Alta Journal is pleased to present the final installment of a five-part original series by historian and longtime Alta contributor William Francis Deverell. The twisty, suspenseful story of the disappearance of Deverell’s great-uncle Francis, it begins in snowy upstate New York before moving to Europe and Los Angeles. As Deverell searches for his missing namesake, he discovers more than he bargained for.In Part Four, Deverell tracked down Harry Wheeler, the man once known as John Francis Daly.
Harry Wheeler’s granddaughter, Kathleen Hoffer, whose father was Eugene (the older boy in the above picture), has helped me immeasurably in my search for the man my family knew as Francis. Across a range of email conversations, Kathleen, my father’s newfound cousin, has provided me with Wheeler family information and essentially told me that she and her kin always wondered why Grandpa Harry did not have much of a “backstory.” Kathleen, her siblings, and Wheeler cousins are kin that my dad never got the chance to meet.
I will go to a meeting of historians of the American West in the fall. It will be held where Kathleen lives, and we are excited to meet for the first time in person. I will thank her for how much she has helped me and my dad get to know Francis as Harry and to realize that they were the same man.
Is there a family that doesn’t have a Francis in its tree?
Of course not. Sifting through the scattered details of Francis’s double life, I’m not sure if this is the story of one family and the son who escaped them or something larger, a story of a brutal world war and one frontline cook’s attempt to put himself as far away from that experience as possible. Was Francis shrugging off the Daly family a selfish act? Maybe, but if he’d stayed in Rochester, there would be no Wheeler family.
In the end, my thoughts return to that attic on Devon Road. Reflecting on that boyhood marked by loss and sadness, I smile when I think of my dad in that doughboy uniform, charging left and right at unseen wartime enemies up in the eaves of that small house. Of course, he could have done just the same had Francis stayed, he could have played soldier with Francis, but knowing what his namesake experienced, that seems unlikely. (I doubt many World War I veterans played much soldier after coming home.) It made my dad happy to see Francis, even if he had become Harry, put back on the family tree. My father didn’t live long enough to learn as much as I did about Harry, but he knew we’d found his long-lost uncle. I’m sad that I lost Dad before he’d gotten more of Francis—and, honestly, that I’d gotten more of him—but I’m glad that the journey led me to relations I never would have otherwise known about, much less had the chance to meet face-to-face. And it makes me smile to think of my dad asking for my help in that.
I think Francis, before he became Harry, felt caught between the traumatic poles of a horrible war and the strictures of the Catholic Church. That looks to me like desperation. As Harry Wheeler, I think he tried to forget. But we can see even in the names he chose for his children that he could not, that he did not.
My father’s sister Jean once told me something that I cannot shake. When I told her, not long before she died, that we had found Francis, her eyes lit up. “When I was a very little girl,” she said, “my mother took the two of us”—my dad was not yet born—“on a long train ride to California. We were so excited. Mother told us that we were going to meet someone.”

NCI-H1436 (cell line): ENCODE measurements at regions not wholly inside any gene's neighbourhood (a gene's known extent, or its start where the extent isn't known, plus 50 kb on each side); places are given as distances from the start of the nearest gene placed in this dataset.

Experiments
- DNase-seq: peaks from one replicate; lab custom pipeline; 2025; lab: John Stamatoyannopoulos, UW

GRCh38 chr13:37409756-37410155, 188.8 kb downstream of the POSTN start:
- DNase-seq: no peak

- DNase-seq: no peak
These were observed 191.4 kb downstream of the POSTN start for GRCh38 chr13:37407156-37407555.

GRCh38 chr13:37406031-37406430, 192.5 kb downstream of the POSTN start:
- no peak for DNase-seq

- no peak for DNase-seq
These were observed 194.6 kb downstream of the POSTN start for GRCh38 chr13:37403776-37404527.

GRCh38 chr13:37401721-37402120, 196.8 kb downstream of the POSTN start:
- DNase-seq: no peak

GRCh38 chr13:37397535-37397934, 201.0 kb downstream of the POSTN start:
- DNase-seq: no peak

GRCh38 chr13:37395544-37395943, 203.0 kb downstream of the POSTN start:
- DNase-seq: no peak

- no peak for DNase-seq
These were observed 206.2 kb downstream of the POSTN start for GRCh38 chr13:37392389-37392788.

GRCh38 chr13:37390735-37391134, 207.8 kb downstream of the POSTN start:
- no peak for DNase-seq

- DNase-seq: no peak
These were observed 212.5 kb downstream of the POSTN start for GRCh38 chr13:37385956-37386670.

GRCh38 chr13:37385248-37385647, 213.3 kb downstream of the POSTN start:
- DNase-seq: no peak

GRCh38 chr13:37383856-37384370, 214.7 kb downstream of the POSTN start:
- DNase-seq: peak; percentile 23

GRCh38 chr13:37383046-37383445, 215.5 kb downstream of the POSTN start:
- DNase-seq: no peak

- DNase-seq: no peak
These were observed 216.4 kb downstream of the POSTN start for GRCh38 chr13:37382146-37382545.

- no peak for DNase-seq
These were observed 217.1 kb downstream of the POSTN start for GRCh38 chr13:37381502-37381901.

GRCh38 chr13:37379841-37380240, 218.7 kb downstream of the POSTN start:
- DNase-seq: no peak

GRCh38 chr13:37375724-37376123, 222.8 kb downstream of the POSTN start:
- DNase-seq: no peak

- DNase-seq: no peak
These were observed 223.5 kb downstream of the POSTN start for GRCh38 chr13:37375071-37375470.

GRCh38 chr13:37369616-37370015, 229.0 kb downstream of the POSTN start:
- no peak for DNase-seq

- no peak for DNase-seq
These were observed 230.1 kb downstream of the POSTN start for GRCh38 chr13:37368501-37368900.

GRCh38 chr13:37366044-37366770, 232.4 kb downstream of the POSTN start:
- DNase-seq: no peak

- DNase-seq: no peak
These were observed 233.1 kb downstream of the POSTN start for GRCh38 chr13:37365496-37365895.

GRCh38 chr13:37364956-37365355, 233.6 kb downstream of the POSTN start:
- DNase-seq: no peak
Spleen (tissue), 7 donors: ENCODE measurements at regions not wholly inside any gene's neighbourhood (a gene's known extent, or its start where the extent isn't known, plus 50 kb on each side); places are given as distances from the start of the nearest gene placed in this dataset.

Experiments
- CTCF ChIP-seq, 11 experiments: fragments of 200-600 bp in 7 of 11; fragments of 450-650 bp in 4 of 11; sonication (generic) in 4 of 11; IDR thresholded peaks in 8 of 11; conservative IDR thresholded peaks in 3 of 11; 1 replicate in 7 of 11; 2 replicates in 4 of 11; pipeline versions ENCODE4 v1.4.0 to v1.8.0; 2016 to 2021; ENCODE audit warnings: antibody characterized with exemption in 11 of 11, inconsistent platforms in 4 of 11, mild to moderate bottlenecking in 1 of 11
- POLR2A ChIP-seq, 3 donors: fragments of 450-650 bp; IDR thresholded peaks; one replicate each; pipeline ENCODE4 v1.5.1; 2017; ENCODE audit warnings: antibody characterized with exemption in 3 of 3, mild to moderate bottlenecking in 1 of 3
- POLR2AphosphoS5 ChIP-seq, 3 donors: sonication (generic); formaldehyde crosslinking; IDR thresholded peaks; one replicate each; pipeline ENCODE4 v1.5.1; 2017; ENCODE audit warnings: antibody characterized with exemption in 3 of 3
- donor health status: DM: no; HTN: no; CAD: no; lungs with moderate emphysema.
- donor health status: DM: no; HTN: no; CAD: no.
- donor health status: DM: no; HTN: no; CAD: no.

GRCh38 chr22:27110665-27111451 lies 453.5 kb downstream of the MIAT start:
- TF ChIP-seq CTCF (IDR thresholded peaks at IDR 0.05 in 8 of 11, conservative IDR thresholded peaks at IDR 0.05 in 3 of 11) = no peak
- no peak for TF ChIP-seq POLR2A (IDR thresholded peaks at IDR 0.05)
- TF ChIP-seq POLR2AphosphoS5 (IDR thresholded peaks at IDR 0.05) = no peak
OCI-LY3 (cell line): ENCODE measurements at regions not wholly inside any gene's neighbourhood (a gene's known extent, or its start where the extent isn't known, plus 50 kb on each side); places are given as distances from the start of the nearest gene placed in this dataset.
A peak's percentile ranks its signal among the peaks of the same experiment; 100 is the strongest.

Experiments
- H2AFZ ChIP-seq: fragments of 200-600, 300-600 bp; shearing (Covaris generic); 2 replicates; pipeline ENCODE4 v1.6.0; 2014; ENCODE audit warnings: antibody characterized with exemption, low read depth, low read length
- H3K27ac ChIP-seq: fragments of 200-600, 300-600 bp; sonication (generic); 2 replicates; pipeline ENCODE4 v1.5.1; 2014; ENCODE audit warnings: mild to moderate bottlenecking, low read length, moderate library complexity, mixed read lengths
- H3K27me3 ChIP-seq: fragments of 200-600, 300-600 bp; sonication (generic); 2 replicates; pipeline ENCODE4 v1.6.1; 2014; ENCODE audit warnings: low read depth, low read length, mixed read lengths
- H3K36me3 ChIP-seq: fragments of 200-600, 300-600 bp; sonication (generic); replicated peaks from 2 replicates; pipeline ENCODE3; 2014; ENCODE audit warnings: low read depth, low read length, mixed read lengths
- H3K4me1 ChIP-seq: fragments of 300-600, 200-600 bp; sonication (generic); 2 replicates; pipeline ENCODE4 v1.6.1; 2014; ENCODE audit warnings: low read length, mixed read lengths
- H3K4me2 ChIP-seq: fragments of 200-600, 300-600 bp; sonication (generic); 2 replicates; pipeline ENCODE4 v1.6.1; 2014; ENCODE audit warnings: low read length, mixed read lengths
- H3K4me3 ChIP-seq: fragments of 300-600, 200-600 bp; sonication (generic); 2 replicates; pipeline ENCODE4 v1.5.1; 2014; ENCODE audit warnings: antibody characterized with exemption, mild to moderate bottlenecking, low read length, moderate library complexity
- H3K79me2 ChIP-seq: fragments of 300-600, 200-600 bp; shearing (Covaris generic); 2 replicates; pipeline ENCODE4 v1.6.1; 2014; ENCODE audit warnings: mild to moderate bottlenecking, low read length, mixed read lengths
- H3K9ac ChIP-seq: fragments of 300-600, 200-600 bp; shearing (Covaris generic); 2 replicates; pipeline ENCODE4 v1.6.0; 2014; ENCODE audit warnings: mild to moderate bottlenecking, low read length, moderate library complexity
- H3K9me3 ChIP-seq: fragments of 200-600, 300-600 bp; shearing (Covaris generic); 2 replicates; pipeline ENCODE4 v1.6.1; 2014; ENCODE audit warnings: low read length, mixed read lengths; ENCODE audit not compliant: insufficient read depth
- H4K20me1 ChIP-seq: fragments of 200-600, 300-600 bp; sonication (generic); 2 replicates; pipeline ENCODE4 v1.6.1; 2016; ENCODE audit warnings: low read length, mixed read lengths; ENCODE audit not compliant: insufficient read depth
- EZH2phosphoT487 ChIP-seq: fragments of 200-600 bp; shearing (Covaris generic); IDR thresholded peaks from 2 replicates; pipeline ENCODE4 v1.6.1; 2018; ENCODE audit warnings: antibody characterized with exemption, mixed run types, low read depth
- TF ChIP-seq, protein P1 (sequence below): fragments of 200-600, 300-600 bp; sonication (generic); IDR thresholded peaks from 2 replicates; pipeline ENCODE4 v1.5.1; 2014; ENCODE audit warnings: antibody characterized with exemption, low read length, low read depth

It had to have been Francis.
Or, as he was then known, Harry. And this would explain why the Wheelers had a faded photograph of Jean and Peg as little girls. Oh, to have been there. I imagine Helen and the two girls getting off the train in Pasadena (Union Station was still years off), which would have put them in walking distance to the 1923 home where I live with my wife and our two children, Helen and John. What did Harry show them of California in 1930? What stories did he share with my mother when the girls were out of earshot? More questions; more mysteries.
One of the disappointments of being a historian is that even if you find the right documents, pin down the data, and lock in the dates, you can never truly bring back the past. It’s just educated guesswork with fragments of information, and you learn to make your peace with that. But if I had a time machine, I could go back to Harry Wheeler’s home, the one that is so close to where I live today, and knock on his door. “I’m William Francis, your great-nephew,” I’d say. “Who are you?”
As it is, I’ll never know.
Recently, I drove 30 miles east from our home with my son, John. We went to a cemetery we’d never been to in Rowland Heights, to a neighborhood unknown to us. I checked in at the office, asked if there was a directory. The staff was very helpful.
It took 15 minutes to find him, give or take 103 years. Francis Daly had finally stopped running; he now rests in the grave of Harry Wheeler.
I also found Katherine, Francis’s first wife. She married again, in the mid-1920s, after her marriage to Francis had been dissolved in court. Francis was listed as having disappeared since 1919, whereabouts unknown. She married an auto mechanic named Myron Russell.
Katherine and Myron lived four blocks from where my father was then in high school. In 1946, Katherine was hit by a jeep driven by a man improbably named Francis in a tiny town outside Rochester. She died two days later, and her husband settled a $6,000 wrongful-death suit with the driver.
Another rhyme: Katherine and Myron had one child. They named him Harry.
This completes our five-part serialization of “Finding Francis.”
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